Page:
The Pen: A Link to Our Past


hand writing quill.jpgToday, everyone has two methods of committing one's thoughts to paper: physically or electronically. I have always preferred writing things down rather than typing them up, however, it depends on the situation. If I'm working on my own projects, like short stories and poems, I write them out and type them up later. If I find a project complicated, like essay writing, I'll type everything on the computer including my primary thoughts.

I prefer the act of writing for its:

  • physicality (I love the sense of freedom it provides as the pen (or any other writing instrument) glides over the paper)
  • intimacy (the words we write contain our emotions and personalities, making the words all the more powerful)
  • opportunity (it's practically the only time I get to use cursive handwriting; I love the fluid strokes that lend the words a fancy appearance and I don't use cursive fonts very often for clarity purposes)

I like typing for its:

  • rapidity (I don't always have the patience or time to write in cursive and typing saves me the time and effort of writing out each letter)
  • clarity (for most documents, fonts that contain block letters, like Times New Roman, are used so as not to distract or confuse the reader)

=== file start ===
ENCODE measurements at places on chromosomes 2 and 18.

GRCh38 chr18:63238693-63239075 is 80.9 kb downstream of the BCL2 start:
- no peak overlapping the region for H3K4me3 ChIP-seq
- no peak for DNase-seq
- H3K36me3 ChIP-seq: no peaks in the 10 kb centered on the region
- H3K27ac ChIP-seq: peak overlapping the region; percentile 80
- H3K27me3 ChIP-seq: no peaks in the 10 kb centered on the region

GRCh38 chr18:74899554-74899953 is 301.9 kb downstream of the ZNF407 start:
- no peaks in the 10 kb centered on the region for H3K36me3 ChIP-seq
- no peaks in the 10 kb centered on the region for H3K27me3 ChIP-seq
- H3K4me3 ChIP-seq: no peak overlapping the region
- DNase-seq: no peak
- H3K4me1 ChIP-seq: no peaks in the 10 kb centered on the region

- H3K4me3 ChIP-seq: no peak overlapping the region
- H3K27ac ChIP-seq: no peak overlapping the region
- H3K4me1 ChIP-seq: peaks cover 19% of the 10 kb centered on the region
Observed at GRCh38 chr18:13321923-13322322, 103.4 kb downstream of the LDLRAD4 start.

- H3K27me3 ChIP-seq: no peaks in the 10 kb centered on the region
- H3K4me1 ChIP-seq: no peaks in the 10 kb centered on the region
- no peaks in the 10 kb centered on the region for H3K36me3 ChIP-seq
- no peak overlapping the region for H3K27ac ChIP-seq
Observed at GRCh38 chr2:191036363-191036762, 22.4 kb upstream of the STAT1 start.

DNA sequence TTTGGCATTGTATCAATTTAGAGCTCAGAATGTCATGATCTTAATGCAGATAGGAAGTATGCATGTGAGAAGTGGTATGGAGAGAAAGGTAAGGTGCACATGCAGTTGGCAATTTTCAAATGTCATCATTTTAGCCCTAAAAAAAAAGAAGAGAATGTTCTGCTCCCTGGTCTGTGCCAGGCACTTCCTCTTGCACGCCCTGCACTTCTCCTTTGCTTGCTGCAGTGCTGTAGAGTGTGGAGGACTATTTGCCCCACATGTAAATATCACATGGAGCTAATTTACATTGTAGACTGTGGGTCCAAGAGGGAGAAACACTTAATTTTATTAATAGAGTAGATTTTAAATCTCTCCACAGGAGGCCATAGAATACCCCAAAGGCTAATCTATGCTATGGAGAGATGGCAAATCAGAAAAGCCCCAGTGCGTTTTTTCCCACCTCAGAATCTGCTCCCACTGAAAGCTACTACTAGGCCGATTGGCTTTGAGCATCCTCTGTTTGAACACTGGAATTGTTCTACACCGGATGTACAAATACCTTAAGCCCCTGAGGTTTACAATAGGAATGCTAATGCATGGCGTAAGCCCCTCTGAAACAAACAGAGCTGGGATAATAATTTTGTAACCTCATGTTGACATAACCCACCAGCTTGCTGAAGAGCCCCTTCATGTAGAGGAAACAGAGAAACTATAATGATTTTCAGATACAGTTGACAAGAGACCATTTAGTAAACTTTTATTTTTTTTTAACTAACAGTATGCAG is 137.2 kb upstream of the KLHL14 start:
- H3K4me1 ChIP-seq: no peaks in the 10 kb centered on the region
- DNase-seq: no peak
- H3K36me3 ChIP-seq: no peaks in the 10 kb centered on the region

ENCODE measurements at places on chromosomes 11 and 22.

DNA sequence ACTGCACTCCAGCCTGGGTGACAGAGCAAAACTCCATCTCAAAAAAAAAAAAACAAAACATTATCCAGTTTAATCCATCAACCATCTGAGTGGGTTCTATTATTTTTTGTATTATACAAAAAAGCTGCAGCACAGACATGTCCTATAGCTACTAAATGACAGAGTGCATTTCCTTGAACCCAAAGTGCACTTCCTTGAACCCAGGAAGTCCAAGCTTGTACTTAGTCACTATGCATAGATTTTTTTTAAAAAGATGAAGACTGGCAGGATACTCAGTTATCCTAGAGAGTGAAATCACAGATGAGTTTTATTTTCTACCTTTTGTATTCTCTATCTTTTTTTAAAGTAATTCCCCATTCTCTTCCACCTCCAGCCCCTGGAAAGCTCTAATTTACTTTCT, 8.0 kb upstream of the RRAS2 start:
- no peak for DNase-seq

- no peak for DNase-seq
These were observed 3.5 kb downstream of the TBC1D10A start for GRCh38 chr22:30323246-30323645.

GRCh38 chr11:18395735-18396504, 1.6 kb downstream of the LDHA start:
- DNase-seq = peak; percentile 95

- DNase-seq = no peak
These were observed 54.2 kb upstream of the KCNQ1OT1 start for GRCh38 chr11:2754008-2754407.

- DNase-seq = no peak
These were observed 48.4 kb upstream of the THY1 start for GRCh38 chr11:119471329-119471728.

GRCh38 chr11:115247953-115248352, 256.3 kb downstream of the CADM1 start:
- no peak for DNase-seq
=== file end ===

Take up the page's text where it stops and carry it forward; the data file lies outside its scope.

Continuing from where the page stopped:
• efficiency (I can highlight, copy/paste and delete a large amount of text faster than in reality)
  • storage (I can save multple copies of a document in different places without adding to the clutter of my desk which may lead to the document's potential disappearance, especially if it's a loose sheet of paper)

I didn't grow up in an environment that was dependent upon computers and I didn't have the luxury of having portable electronic devices. Because I don't have any portable electronic devices, I keep a notebook with me and whenever inspiration strikes, I write. My travel time is rather long so I spend my time writing out stories, poems and, of course, blog posts.

When I was at the bus depot waiting for my bus, I was writing a poem when suddenly this young guy--I'd said he was a senor in high school--asked me what I was doing. I told him I was writing a poem and he replied, "You don't see that anymore." He even said he thought poetry was dead! I gave him a confused look and said, "No," and continued writing before I lost my thoughts.

I've included this Ted Talk which helped me write this blog post. I hope you enjoy it as much I did:

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